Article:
Your credit score is an important factor when not only determining a loan approval but can also affect an interest rate on a particular loan. At the same time, a credit score can be a moving target and do take some explaining to understand how they’re calculated. Further, it’s also no secret that credit scores can be negatively affected due to mistakes found in credit reports.
Three Main Credit Score Sources
There are three main credit repositories, Experian, Equifax and TransUnion. Each uses the very same algorithm when calculating credit scores. A credit score is a three-digit number ranging from 300 to 850 with the higher scores representing a better credit history. When credit scores are reported alongside a credit report, they will be similar but rarely will they be exactly alike. In fact, I don’t think I’ve ever seen credit scores on borrowers be exactly the same. Close, but not the same. For example, scores might come in like 752, 749 and 745. Some consumers first think those scores are averaged together when in fact the middle score is used. In this example, 749 is the qualifying score. Why are they different? Even though the very same algorithm is used to calculate a score based upon the information at the credit bureau, due to reporting times to the agencies businesses that issue credit might report payment histories on different dates. Or, a business uses only one or two credit repositories instead of all three.
Let’s say three reported scores for a loan application are 752, 749 and 380. Where did the 380 come from? Apparently, someone else’s information is showing up on the borrower’s credit report. When people have similar names, unfortunately this isn’t all that uncommon. Now let’s say the scores are 752, 500 and 510. In this example, there’s more than meets the eye. The borrowers review their credit report and immediately see two problems. One, an installment loan they paid off more than a year ago is showing late payments and a current loan. Two, an account listed as theirs is actually not and they have no idea what a recent collection account is doing on their report.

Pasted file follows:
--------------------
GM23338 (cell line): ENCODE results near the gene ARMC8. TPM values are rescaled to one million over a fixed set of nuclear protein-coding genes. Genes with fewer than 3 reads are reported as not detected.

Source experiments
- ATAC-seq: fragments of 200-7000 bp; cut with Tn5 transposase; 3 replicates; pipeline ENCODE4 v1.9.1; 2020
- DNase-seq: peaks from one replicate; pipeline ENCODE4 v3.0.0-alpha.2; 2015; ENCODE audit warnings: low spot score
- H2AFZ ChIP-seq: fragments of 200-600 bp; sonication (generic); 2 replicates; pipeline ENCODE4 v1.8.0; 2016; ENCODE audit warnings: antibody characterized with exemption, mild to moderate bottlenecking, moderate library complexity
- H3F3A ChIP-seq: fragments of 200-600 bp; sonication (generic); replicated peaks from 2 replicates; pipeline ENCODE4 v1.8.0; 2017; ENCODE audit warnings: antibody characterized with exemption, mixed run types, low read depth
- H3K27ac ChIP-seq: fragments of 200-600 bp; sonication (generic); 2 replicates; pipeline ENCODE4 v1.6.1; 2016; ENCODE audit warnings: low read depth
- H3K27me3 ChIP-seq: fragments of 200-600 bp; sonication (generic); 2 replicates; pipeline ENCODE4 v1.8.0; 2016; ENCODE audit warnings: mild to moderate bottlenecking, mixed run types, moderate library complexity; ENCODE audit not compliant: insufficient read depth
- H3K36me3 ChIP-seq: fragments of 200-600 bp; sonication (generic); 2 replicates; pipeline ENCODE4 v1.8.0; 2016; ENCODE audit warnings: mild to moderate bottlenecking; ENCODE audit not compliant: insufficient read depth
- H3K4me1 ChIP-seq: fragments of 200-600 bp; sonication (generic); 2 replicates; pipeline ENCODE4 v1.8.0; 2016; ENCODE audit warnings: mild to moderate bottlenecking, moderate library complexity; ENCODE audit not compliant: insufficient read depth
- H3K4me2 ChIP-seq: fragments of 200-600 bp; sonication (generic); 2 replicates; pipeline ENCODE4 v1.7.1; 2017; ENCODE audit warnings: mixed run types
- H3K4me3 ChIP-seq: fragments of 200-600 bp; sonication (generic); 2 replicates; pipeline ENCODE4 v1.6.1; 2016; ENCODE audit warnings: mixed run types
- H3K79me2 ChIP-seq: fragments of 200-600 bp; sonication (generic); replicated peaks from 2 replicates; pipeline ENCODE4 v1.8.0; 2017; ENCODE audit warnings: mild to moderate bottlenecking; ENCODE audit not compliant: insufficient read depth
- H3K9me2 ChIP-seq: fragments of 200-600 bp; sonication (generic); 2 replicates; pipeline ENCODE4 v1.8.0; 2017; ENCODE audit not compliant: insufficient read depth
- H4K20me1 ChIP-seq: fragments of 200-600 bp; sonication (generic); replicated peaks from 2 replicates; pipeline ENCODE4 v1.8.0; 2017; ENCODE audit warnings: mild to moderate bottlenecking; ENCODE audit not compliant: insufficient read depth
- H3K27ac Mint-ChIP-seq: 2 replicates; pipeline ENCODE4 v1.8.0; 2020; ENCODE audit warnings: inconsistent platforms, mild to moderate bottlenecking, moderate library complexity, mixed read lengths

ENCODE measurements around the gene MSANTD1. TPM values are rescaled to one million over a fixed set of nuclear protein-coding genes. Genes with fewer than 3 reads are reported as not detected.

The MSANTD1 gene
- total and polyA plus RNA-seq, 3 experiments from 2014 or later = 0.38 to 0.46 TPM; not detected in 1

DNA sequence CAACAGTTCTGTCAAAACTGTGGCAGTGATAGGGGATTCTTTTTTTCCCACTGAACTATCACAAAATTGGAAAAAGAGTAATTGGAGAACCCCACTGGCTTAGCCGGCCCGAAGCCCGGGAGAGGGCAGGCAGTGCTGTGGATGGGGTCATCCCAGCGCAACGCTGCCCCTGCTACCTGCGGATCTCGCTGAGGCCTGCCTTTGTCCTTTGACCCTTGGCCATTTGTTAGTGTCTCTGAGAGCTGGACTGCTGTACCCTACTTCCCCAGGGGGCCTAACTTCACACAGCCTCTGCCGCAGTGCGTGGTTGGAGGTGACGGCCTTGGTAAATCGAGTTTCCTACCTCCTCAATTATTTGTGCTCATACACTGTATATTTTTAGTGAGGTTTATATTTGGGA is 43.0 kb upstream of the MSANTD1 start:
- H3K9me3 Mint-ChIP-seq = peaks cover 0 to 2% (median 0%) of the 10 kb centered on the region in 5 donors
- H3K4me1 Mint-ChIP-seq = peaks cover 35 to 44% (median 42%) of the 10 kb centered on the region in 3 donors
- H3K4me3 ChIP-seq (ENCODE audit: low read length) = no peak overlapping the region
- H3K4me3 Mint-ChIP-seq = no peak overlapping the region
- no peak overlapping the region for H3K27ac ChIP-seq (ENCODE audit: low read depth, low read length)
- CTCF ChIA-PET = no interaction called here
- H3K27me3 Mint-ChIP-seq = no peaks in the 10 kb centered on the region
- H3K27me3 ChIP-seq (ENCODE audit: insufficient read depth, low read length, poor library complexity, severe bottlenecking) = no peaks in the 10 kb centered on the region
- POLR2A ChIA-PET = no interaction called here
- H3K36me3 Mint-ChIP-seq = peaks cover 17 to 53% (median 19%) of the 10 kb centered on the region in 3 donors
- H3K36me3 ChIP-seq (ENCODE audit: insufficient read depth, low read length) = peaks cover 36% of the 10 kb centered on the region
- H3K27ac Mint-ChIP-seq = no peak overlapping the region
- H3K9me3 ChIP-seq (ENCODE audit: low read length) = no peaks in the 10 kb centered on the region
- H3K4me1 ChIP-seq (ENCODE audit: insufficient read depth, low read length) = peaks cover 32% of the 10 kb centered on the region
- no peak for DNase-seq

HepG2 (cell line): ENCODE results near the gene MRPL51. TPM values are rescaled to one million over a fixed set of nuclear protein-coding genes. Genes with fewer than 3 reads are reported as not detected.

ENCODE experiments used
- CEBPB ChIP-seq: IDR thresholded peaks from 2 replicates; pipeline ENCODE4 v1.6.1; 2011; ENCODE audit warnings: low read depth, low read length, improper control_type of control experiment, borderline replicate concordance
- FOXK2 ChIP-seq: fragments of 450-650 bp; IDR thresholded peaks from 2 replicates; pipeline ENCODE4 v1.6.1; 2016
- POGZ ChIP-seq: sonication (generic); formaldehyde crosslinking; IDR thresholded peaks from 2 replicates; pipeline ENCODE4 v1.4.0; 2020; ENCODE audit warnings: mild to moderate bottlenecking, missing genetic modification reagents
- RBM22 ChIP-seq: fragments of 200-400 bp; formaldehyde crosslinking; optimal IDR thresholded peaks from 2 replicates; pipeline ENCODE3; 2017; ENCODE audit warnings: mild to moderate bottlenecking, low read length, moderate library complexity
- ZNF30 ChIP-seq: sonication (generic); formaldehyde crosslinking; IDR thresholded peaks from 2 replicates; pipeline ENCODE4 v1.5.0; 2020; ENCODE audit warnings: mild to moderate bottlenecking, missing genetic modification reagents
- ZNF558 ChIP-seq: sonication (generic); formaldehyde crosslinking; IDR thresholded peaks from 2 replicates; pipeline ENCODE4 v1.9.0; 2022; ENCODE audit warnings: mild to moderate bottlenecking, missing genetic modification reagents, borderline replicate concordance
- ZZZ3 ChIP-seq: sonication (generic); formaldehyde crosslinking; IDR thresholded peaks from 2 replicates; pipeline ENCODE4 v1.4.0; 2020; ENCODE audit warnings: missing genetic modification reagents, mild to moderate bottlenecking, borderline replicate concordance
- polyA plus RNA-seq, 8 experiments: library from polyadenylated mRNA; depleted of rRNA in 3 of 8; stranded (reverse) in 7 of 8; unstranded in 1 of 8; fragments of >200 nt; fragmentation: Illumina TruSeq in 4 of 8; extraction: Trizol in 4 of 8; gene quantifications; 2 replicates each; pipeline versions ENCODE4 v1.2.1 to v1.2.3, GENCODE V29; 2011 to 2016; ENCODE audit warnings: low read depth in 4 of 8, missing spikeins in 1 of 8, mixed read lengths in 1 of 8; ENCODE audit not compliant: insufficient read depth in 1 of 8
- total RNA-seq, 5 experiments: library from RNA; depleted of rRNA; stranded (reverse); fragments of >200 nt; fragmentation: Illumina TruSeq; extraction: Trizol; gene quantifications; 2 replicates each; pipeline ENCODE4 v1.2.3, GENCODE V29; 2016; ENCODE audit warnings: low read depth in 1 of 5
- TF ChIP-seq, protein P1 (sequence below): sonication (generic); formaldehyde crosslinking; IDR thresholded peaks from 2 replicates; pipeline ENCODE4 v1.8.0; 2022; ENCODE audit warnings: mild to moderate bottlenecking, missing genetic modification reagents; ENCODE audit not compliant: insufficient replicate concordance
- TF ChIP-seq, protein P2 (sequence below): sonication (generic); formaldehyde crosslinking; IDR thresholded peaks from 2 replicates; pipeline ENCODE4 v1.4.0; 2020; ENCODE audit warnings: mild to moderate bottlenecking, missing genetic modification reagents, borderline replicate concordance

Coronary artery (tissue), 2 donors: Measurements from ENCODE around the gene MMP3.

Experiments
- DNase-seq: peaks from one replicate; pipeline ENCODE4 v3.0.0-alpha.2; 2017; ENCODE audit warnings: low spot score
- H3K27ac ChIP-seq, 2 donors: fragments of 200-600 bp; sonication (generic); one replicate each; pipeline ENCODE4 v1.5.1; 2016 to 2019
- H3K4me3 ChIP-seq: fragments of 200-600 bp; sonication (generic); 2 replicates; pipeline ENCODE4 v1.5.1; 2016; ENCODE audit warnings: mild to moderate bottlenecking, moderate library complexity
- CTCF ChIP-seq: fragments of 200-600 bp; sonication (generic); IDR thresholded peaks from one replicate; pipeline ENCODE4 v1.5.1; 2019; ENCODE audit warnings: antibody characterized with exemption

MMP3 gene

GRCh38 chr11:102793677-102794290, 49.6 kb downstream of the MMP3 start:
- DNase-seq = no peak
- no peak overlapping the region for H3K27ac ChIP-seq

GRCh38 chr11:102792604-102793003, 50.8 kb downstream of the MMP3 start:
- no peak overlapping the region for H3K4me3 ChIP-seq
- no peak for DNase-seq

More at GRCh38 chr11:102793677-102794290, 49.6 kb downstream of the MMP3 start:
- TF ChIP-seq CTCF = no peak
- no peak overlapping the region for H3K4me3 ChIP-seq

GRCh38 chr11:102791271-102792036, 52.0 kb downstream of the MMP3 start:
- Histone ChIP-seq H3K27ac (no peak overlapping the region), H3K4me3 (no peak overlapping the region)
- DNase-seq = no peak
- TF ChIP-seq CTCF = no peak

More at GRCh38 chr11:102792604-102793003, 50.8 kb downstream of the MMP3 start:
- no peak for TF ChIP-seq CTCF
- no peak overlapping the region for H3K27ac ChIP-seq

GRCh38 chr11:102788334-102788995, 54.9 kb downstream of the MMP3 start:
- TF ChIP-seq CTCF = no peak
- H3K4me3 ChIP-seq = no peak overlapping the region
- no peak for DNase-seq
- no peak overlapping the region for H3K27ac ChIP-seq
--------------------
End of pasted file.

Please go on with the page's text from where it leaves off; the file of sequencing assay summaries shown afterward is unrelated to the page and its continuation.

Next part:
How to fix your Credit Score
In the past, borrowers were tasked with fixing credit reports on their own but this took time. It also meant getting mixed in with the bureaucracy of major credit reporting companies who deal with thousands and thousands of requests each day. But when working with a lender to fix these errors, by providing proper documentation the mistakes can be removed. That’s fine, but what about the scores? The mistake might be taken off the report but the scores represent the information when the report was first requested.
We can Help with Rapid Rescore
Here is where Rapid Rescore comes into play. Instead of waiting 30 or more days to get new scores reported, Rapid Rescore is a service that takes the new information and provides fresh scores to the lender within a day or two. There is a fee for this service, a small one, yet we’re responsible for making the payment, not you. Sound too good to be true? It’s not. Reach out to me. I can help answer any and all questions you may have on this.